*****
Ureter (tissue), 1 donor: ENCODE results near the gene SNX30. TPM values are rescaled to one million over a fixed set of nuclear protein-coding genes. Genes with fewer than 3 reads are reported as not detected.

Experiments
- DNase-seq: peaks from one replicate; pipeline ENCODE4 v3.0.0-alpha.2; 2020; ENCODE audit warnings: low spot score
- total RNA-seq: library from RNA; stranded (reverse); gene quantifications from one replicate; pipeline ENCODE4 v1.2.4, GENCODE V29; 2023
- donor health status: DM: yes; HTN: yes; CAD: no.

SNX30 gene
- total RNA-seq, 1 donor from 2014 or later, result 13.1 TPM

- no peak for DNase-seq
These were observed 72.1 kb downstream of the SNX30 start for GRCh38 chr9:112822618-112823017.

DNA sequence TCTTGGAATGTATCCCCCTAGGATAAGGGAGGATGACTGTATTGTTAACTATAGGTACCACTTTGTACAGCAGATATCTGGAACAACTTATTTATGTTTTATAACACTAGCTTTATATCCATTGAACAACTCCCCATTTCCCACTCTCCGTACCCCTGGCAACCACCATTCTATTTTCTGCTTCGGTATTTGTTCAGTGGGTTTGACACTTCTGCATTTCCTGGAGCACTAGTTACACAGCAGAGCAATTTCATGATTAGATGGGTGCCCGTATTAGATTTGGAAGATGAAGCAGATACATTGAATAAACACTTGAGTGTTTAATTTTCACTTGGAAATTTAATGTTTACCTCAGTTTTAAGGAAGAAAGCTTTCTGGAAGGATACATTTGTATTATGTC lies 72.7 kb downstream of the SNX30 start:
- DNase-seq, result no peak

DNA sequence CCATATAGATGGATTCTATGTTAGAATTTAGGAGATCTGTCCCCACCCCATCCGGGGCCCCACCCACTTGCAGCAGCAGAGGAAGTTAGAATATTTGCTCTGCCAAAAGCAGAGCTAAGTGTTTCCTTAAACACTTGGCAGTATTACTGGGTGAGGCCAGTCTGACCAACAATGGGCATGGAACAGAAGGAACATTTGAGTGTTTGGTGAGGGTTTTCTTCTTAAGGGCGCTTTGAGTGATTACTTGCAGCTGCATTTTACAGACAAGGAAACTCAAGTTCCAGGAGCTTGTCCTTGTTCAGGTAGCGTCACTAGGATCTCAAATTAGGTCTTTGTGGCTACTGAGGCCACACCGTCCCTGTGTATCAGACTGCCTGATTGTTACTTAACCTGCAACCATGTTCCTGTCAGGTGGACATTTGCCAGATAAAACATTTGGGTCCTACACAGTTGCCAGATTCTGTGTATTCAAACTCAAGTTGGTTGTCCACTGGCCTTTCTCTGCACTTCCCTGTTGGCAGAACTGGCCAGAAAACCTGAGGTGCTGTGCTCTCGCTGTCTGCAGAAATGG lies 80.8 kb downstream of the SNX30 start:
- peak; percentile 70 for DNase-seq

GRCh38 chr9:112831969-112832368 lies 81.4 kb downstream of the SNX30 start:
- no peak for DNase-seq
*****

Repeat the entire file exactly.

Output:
Ureter (tissue), 1 donor: ENCODE results near the gene SNX30. TPM values are rescaled to one million over a fixed set of nuclear protein-coding genes. Genes with fewer than 3 reads are reported as not detected.

Experiments
- DNase-seq: peaks from one replicate; pipeline ENCODE4 v3.0.0-alpha.2; 2020; ENCODE audit warnings: low spot score
- total RNA-seq: library from RNA; stranded (reverse); gene quantifications from one replicate; pipeline ENCODE4 v1.2.4, GENCODE V29; 2023
- donor health status: DM: yes; HTN: yes; CAD: no.

SNX30 gene
- total RNA-seq, 1 donor from 2014 or later, result 13.1 TPM

- no peak for DNase-seq
These were observed 72.1 kb downstream of the SNX30 start for GRCh38 chr9:112822618-112823017.

DNA sequence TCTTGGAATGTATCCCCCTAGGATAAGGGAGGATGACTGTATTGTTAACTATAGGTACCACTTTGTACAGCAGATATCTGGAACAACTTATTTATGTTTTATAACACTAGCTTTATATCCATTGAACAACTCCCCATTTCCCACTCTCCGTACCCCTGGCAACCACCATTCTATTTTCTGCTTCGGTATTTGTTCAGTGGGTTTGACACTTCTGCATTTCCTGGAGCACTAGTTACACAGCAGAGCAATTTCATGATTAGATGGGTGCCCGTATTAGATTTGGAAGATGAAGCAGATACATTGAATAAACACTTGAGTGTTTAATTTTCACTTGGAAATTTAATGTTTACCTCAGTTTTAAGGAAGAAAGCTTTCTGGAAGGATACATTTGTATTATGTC lies 72.7 kb downstream of the SNX30 start:
- DNase-seq, result no peak

DNA sequence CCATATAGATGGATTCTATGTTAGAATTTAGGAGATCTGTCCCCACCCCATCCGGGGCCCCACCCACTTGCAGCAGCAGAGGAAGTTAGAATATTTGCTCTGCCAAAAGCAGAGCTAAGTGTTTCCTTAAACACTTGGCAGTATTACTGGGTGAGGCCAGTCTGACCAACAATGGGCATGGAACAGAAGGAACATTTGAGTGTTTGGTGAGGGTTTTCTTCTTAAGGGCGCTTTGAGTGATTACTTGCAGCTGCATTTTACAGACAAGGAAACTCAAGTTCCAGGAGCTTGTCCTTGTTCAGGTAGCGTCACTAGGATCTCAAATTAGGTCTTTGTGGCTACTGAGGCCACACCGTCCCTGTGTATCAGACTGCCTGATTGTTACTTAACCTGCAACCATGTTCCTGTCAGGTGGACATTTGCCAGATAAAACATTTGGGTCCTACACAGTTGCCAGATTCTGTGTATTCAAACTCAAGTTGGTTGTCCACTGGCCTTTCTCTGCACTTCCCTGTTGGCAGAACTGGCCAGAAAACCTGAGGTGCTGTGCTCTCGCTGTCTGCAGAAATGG lies 80.8 kb downstream of the SNX30 start:
- peak; percentile 70 for DNase-seq

GRCh38 chr9:112831969-112832368 lies 81.4 kb downstream of the SNX30 start:
- no peak for DNase-seq